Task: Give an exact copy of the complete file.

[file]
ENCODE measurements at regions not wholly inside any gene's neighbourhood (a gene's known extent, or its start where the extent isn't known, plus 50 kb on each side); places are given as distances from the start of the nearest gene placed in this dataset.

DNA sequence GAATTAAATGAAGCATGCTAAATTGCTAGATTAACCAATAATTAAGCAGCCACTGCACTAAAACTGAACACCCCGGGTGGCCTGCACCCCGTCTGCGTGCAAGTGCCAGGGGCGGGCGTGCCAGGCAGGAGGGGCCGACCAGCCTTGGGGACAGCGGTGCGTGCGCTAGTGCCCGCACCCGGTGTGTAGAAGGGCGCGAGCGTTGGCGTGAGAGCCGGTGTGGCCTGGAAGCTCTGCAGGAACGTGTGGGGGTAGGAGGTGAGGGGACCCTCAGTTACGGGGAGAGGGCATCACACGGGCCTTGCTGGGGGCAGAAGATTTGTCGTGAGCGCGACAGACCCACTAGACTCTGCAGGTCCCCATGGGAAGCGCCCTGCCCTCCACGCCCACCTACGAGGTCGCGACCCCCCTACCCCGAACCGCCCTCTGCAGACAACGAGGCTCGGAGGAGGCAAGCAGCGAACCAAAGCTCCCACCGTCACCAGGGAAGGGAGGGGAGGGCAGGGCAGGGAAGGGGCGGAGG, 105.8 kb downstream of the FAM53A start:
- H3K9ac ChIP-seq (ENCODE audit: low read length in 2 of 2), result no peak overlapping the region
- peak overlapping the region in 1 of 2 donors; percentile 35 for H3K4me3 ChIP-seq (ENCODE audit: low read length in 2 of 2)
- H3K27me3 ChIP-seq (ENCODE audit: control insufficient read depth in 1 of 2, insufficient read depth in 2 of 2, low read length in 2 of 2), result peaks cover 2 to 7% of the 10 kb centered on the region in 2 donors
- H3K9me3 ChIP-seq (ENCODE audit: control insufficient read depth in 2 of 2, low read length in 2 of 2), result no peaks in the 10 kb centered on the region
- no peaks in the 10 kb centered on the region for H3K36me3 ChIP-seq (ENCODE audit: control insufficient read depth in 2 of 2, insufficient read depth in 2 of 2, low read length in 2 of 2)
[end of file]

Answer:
ENCODE measurements at regions not wholly inside any gene's neighbourhood (a gene's known extent, or its start where the extent isn't known, plus 50 kb on each side); places are given as distances from the start of the nearest gene placed in this dataset.

DNA sequence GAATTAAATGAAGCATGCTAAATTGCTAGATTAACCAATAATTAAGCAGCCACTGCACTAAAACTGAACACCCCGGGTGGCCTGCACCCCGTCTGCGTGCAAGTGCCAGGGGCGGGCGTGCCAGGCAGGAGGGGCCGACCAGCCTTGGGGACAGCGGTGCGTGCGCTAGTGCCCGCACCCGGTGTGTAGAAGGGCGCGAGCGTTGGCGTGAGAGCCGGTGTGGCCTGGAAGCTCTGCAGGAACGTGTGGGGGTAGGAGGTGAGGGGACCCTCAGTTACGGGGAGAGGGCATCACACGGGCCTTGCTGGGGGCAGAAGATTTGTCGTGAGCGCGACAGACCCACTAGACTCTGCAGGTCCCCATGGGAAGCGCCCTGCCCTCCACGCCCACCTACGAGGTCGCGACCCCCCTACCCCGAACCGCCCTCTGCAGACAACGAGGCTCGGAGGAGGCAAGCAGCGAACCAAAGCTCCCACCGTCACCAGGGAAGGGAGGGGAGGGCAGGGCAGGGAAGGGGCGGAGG, 105.8 kb downstream of the FAM53A start:
- H3K9ac ChIP-seq (ENCODE audit: low read length in 2 of 2), result no peak overlapping the region
- peak overlapping the region in 1 of 2 donors; percentile 35 for H3K4me3 ChIP-seq (ENCODE audit: low read length in 2 of 2)
- H3K27me3 ChIP-seq (ENCODE audit: control insufficient read depth in 1 of 2, insufficient read depth in 2 of 2, low read length in 2 of 2), result peaks cover 2 to 7% of the 10 kb centered on the region in 2 donors
- H3K9me3 ChIP-seq (ENCODE audit: control insufficient read depth in 2 of 2, low read length in 2 of 2), result no peaks in the 10 kb centered on the region
- no peaks in the 10 kb centered on the region for H3K36me3 ChIP-seq (ENCODE audit: control insufficient read depth in 2 of 2, insufficient read depth in 2 of 2, low read length in 2 of 2)